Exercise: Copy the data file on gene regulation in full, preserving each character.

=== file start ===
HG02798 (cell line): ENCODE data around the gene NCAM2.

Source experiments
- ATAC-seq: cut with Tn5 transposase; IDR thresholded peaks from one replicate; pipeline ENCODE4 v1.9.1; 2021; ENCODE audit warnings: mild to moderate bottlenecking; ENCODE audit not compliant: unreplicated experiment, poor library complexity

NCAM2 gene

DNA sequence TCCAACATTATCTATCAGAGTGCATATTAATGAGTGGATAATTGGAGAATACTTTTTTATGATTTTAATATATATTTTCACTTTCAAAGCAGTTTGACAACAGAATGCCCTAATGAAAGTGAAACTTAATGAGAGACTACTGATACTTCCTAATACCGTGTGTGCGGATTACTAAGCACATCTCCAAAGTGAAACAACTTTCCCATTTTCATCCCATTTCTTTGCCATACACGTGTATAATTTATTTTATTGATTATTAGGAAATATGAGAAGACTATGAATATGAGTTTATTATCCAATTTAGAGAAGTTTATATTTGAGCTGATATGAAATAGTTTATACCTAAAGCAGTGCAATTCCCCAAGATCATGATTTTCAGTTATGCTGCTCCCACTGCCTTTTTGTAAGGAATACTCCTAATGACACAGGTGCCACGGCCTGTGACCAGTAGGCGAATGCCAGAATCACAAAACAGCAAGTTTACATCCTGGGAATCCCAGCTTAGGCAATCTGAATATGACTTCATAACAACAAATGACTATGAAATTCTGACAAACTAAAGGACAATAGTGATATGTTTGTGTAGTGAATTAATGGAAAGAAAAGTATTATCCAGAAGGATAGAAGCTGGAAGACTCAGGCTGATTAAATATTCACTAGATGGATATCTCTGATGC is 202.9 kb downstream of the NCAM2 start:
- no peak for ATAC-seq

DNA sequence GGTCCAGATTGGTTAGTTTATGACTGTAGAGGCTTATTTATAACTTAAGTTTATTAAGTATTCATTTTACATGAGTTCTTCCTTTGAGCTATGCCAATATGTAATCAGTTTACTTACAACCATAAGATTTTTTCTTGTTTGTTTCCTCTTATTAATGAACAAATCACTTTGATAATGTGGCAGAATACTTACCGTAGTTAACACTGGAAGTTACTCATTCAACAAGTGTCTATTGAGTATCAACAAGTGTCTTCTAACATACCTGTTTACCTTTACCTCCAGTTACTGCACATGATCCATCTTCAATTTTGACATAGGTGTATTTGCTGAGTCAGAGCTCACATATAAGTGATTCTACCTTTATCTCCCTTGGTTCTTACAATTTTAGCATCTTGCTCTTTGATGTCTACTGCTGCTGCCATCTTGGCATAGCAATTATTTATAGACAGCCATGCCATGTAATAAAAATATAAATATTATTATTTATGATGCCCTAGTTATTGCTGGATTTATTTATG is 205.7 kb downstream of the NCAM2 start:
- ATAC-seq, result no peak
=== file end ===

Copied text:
HG02798 (cell line): ENCODE data around the gene NCAM2.

Source experiments
- ATAC-seq: cut with Tn5 transposase; IDR thresholded peaks from one replicate; pipeline ENCODE4 v1.9.1; 2021; ENCODE audit warnings: mild to moderate bottlenecking; ENCODE audit not compliant: unreplicated experiment, poor library complexity

NCAM2 gene

DNA sequence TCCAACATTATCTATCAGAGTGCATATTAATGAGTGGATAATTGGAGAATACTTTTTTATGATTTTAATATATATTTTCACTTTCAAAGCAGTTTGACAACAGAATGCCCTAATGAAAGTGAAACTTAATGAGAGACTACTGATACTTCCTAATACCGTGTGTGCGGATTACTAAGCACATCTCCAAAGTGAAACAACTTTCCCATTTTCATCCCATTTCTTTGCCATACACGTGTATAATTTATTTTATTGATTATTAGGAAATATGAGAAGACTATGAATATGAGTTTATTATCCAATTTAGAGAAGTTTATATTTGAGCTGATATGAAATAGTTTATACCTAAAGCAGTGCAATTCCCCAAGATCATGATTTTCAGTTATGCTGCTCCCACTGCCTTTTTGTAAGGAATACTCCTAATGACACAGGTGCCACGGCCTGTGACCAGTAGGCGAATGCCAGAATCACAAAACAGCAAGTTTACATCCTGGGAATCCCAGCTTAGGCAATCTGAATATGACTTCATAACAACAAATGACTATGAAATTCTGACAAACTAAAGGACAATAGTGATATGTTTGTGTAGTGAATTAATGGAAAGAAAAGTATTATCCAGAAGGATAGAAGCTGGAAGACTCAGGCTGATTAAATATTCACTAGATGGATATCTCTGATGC is 202.9 kb downstream of the NCAM2 start:
- no peak for ATAC-seq

DNA sequence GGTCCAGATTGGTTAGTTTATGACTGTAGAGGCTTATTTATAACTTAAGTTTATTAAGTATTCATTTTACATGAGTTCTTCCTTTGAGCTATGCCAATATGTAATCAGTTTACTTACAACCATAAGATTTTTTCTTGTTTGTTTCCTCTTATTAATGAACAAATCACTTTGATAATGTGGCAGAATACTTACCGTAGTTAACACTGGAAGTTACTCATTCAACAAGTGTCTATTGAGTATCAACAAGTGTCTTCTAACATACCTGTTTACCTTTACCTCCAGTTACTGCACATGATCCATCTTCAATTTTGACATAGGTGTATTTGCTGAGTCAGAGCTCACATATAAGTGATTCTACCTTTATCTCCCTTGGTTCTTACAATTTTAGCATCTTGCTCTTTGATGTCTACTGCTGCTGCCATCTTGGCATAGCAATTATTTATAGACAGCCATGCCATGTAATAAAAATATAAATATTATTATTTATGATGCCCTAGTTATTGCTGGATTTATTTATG is 205.7 kb downstream of the NCAM2 start:
- ATAC-seq, result no peak